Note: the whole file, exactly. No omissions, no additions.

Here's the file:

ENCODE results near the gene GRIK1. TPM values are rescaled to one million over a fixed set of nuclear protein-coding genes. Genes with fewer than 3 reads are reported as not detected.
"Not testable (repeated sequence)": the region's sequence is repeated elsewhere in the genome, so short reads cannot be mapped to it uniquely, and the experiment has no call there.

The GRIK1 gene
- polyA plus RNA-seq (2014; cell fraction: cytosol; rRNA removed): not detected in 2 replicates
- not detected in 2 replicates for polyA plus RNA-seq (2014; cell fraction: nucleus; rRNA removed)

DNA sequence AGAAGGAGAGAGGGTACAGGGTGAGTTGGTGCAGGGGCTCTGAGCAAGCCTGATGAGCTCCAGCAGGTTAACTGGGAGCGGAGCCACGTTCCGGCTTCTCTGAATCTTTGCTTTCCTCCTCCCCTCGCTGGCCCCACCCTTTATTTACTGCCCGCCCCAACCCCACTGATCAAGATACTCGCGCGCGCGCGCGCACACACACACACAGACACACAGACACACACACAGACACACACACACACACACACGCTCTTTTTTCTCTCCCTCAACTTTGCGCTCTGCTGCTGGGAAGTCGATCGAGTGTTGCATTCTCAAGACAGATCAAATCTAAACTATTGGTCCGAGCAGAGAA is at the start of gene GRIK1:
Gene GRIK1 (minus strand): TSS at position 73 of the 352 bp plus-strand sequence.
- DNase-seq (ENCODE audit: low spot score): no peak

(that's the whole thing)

ENCODE results near the gene GRIK1. TPM values are rescaled to one million over a fixed set of nuclear protein-coding genes. Genes with fewer than 3 reads are reported as not detected.
"Not testable (repeated sequence)": the region's sequence is repeated elsewhere in the genome, so short reads cannot be mapped to it uniquely, and the experiment has no call there.

The GRIK1 gene
- polyA plus RNA-seq (2014; cell fraction: cytosol; rRNA removed): not detected in 2 replicates
- not detected in 2 replicates for polyA plus RNA-seq (2014; cell fraction: nucleus; rRNA removed)

DNA sequence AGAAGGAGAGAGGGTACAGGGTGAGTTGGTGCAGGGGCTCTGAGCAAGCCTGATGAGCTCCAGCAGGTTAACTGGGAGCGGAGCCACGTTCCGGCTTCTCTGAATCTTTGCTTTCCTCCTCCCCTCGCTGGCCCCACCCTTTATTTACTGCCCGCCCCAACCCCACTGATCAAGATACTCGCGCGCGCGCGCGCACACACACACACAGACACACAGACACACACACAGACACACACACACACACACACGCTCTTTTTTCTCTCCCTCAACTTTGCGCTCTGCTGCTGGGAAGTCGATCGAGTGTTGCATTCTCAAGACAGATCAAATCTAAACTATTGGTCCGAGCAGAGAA is at the start of gene GRIK1:
Gene GRIK1 (minus strand): TSS at position 73 of the 352 bp plus-strand sequence.
- DNase-seq (ENCODE audit: low spot score): no peak